DPT ― entities or transactions lacking economic substance

Produced by Tolley in association with Paul Bowes
DPT ― entities or transactions lacking economic substance

The following Corporation Tax guidance note Produced by Tolley in association with Paul Bowes provides comprehensive and up to date tax information covering:

  • DPT ― entities or transactions lacking economic substance
  • UK companies ― involvement of entities or transactions lacking economic substance (FA 2015, s 80 cases)
  • The effective tax mismatch outcome (s 80(1)(d))
  • Calculating the tax reduction for the effective tax mismatch outcome
  • The insufficient economic substance condition (section 80(1)(f))
  • Non-UK companies ― involvement of entities or transactions lacking economic substance (FA 2015, s 81 cases)
  • Next steps

A charge to diverted profits tax (DPT) for an accounting period can arise if one or more of the following three scenarios apply:

  1. a UK company uses entities or transactions which lack economic substance

  2. a non-UK company uses entities or transactions which lack economic substance

  3. a non-UK company avoids creating a UK permanent establishment (PE)

FA 2015, s 77(2)

This guidance note sets out details of the charge to DPT in respect of the first two scenarios. More detailed examples of section 80 and section 81 cases can be found in HMRC’s guidance at INTM489780 onwards, including the application to particular types of assets and industries.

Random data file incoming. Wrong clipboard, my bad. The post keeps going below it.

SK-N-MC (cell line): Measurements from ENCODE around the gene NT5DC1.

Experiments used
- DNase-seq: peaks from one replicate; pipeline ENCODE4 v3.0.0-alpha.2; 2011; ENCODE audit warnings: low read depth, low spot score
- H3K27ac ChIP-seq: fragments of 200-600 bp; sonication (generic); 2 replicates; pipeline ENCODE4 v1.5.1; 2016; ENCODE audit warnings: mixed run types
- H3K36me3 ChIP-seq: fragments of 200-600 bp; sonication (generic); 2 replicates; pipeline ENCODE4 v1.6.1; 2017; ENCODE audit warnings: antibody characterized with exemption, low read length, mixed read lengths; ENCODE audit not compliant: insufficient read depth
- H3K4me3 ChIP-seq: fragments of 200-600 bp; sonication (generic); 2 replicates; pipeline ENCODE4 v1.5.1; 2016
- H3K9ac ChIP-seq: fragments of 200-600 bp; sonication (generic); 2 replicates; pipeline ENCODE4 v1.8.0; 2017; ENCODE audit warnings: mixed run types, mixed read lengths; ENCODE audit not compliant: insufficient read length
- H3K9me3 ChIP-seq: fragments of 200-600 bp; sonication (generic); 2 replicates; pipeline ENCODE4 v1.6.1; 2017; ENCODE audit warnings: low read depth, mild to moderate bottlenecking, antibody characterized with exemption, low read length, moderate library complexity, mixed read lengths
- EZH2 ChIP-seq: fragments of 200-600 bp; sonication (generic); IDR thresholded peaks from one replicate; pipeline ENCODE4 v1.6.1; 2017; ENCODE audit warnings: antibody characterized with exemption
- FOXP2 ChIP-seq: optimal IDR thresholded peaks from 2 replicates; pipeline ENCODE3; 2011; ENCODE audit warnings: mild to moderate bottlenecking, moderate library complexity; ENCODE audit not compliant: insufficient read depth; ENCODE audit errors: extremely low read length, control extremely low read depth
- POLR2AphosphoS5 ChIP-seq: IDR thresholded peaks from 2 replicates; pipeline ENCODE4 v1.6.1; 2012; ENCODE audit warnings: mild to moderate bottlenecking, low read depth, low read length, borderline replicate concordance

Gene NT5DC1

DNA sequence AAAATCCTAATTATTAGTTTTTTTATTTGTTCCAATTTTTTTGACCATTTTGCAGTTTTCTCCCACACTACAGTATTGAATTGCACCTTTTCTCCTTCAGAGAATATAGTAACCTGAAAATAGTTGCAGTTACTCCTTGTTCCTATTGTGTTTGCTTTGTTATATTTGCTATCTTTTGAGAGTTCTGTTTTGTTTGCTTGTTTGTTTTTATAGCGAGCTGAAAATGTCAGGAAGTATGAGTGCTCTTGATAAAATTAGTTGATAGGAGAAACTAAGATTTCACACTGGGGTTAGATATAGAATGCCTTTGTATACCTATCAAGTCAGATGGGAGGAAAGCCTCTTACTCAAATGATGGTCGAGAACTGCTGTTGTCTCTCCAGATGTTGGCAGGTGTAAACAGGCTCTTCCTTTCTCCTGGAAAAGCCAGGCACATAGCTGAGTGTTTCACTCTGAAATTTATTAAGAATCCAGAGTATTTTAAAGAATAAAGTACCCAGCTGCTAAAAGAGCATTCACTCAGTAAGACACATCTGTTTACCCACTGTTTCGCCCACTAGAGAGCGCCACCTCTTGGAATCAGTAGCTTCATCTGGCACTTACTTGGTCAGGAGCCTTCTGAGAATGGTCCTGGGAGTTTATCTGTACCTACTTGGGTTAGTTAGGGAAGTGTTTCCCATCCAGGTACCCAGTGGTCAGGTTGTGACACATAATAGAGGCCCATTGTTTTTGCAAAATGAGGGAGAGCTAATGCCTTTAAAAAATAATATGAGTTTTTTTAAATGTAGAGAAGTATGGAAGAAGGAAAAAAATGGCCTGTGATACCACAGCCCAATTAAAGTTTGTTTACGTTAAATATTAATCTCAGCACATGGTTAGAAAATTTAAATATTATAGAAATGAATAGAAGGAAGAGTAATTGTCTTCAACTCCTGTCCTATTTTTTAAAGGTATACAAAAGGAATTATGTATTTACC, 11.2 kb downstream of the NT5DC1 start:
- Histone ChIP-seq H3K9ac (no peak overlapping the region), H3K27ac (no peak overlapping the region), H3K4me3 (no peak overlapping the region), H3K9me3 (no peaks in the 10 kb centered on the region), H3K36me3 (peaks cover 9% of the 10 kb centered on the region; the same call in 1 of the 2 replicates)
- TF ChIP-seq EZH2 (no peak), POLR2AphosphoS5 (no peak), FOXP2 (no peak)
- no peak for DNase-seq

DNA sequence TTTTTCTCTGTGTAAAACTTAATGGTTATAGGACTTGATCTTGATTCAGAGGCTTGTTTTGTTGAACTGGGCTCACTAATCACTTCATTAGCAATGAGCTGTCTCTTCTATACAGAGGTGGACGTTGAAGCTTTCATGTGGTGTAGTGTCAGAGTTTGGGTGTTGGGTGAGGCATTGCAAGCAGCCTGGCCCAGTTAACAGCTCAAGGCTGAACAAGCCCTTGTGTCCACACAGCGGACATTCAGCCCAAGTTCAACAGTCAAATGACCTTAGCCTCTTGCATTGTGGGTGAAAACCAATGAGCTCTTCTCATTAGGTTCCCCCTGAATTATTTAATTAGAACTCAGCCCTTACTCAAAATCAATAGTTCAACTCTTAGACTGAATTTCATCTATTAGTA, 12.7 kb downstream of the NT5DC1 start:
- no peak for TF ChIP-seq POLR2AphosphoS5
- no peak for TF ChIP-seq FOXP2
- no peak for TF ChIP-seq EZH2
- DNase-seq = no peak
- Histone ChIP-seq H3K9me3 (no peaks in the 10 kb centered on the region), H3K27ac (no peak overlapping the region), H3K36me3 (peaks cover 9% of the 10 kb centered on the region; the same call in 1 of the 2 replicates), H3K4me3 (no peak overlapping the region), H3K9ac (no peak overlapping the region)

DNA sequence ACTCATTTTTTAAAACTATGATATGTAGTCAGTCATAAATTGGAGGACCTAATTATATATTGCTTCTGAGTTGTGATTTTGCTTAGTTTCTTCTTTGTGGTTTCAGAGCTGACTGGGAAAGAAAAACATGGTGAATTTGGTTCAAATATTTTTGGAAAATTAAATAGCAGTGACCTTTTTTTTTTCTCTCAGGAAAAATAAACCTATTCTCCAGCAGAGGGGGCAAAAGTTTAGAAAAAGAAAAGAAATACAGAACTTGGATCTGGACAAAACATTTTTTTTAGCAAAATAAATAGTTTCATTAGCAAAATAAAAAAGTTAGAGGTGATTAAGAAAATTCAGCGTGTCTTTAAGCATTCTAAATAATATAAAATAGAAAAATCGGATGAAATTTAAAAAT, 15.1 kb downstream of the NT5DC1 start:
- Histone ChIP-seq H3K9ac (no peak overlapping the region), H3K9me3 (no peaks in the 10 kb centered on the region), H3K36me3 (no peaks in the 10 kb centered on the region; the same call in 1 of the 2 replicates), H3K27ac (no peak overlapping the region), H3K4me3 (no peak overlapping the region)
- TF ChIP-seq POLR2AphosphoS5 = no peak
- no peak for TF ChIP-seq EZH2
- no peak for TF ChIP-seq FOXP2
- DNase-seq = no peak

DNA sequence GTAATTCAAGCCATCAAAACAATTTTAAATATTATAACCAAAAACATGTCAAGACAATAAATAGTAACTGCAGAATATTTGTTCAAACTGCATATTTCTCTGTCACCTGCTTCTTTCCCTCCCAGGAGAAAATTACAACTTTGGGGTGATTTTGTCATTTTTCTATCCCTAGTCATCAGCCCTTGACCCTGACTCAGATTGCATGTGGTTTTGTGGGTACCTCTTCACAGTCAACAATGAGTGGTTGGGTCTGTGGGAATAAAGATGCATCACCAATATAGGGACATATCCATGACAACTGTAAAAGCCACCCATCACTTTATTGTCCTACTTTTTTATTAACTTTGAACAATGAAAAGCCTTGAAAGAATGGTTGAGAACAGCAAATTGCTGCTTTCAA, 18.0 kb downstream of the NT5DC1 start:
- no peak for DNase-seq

See the DPT ― avoidance of UK permanent establishment guidance note for details of the charge arising in the third scenario.

FA 2015, ss 80 and 81 are an extension of the UK transfer pricing provisions in situations where profits are diverted from a company with a UK corporation tax presence, to related persons (related by the ‘participation condition’ set out below), that give rise to a significant tax reduction as defined under the DPT legislation (using the ‘80% payment test’ ― see below). The related persons can be based either in the UK, by being resident or by having a PE in the UK (broadly in circumstances where advantageous UK tax arrangements apply), or outside the UK. Like the UK transfer pricing rules, reference is made to provision (the ‘material provision’) made or imposed between two persons (in the case of DPT, a company and another person) by means of a transaction or series of transactions (FA 2015, s 80(1)(b) similar to TIOPA 2010, s 147(1)(a)) and where the ‘participation condition’ is met between those persons (FA 2015, ss 80(1)(c) and 106 similar to TIOPA 2010, ss 147(1)(b) and 148). See below.

In practice, when reviewing the form and nature of the material provision transaction or transactions in FA 2015, ss 80 and 81 cases, these essentially apply to arrangements involving connected

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